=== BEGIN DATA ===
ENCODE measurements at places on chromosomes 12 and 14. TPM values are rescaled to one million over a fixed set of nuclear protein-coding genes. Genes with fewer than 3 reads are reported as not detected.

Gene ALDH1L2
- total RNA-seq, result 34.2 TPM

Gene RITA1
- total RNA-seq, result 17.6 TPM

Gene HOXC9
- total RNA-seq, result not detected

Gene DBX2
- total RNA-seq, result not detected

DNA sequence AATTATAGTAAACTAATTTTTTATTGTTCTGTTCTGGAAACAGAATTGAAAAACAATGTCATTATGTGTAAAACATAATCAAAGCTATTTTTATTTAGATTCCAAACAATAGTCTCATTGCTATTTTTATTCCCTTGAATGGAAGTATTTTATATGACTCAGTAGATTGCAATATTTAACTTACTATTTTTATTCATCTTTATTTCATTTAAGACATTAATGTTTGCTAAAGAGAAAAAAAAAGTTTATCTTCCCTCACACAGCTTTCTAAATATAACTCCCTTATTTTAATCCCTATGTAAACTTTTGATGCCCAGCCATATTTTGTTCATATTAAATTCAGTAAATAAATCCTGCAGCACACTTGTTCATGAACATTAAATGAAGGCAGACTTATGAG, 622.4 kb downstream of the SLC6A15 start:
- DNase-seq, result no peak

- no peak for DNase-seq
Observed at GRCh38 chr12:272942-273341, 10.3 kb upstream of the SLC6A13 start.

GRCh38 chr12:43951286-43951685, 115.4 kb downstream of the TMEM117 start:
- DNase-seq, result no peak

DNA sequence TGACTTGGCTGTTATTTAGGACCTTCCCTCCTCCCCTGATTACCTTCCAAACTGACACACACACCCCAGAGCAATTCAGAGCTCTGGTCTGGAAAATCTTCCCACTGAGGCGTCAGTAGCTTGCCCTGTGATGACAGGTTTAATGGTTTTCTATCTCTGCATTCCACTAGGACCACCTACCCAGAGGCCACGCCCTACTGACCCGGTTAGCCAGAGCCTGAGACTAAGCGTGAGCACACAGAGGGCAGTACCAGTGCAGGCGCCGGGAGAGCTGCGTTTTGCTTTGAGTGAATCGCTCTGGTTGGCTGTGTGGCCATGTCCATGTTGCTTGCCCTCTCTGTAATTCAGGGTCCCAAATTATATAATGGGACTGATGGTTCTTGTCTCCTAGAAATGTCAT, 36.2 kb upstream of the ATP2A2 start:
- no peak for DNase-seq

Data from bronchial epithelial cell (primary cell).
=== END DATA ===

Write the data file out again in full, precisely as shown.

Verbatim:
ENCODE measurements at places on chromosomes 12 and 14. TPM values are rescaled to one million over a fixed set of nuclear protein-coding genes. Genes with fewer than 3 reads are reported as not detected.

Gene ALDH1L2
- total RNA-seq, result 34.2 TPM

Gene RITA1
- total RNA-seq, result 17.6 TPM

Gene HOXC9
- total RNA-seq, result not detected

Gene DBX2
- total RNA-seq, result not detected

DNA sequence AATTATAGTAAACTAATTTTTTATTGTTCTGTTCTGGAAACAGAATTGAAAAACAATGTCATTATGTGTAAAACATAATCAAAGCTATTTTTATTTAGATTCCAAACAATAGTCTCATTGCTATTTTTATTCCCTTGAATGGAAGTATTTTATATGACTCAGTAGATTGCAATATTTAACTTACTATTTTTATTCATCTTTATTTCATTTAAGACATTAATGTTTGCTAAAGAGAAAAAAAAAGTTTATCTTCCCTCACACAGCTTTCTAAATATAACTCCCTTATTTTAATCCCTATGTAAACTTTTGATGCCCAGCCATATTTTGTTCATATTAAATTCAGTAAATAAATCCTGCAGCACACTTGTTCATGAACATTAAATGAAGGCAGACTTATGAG, 622.4 kb downstream of the SLC6A15 start:
- DNase-seq, result no peak

- no peak for DNase-seq
Observed at GRCh38 chr12:272942-273341, 10.3 kb upstream of the SLC6A13 start.

GRCh38 chr12:43951286-43951685, 115.4 kb downstream of the TMEM117 start:
- DNase-seq, result no peak

DNA sequence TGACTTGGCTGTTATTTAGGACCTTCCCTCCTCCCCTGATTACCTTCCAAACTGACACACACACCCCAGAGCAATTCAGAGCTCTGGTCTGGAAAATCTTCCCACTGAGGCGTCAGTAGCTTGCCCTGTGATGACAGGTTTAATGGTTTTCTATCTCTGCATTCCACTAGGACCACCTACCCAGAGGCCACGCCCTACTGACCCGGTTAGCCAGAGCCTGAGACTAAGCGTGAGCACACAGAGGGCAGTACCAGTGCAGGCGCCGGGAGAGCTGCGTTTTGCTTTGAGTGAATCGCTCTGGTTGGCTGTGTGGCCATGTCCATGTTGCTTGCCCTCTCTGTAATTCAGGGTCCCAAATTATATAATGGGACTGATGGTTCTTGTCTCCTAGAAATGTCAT, 36.2 kb upstream of the ATP2A2 start:
- no peak for DNase-seq

Data from bronchial epithelial cell (primary cell).